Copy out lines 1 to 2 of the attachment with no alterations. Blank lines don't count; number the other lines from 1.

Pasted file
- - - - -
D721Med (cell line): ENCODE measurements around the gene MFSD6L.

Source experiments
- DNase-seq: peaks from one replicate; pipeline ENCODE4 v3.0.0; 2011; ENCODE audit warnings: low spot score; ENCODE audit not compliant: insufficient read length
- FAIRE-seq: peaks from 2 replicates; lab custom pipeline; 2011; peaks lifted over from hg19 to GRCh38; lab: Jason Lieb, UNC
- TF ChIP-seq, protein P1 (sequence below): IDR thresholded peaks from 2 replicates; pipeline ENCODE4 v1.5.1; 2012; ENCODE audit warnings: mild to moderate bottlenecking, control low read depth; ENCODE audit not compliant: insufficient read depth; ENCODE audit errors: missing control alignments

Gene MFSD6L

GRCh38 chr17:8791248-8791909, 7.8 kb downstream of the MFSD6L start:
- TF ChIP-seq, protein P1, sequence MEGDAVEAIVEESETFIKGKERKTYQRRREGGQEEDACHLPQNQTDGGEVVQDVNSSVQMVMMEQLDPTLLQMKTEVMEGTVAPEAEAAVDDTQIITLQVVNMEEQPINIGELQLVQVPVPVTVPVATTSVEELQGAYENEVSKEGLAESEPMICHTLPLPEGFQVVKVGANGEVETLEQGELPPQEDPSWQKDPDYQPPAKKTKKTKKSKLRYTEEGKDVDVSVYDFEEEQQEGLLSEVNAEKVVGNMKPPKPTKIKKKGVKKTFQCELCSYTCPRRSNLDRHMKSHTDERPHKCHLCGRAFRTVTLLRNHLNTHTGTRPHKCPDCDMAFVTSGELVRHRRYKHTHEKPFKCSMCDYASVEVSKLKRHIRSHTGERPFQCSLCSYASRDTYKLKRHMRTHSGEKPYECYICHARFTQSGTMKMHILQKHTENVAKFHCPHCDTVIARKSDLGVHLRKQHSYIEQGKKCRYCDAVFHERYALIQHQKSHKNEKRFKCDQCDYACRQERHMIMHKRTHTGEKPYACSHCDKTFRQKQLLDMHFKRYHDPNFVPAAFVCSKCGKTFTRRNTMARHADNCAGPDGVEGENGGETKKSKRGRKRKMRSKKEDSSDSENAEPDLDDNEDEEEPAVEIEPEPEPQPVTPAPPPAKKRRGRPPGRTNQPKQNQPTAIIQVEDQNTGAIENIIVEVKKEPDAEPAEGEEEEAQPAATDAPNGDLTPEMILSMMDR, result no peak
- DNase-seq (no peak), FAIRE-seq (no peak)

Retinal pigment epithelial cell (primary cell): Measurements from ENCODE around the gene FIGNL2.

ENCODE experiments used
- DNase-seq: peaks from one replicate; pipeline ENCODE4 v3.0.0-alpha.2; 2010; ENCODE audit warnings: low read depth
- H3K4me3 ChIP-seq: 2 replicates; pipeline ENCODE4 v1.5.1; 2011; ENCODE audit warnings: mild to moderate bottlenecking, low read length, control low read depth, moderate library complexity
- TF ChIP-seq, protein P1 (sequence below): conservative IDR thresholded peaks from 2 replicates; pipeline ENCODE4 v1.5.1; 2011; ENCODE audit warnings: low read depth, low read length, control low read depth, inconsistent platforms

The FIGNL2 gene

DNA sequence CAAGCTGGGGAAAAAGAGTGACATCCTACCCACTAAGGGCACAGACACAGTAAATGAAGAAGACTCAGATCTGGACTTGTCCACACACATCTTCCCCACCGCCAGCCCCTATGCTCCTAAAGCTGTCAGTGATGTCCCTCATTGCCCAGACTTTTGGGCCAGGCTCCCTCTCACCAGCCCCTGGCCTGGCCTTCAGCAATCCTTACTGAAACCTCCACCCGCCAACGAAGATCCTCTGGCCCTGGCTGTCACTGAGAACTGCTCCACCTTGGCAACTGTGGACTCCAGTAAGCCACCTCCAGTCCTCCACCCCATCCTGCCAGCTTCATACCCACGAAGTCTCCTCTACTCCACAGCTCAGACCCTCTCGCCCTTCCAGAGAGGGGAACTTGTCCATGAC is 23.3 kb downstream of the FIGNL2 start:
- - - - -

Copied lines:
D721Med (cell line): ENCODE measurements around the gene MFSD6L.

Source experiments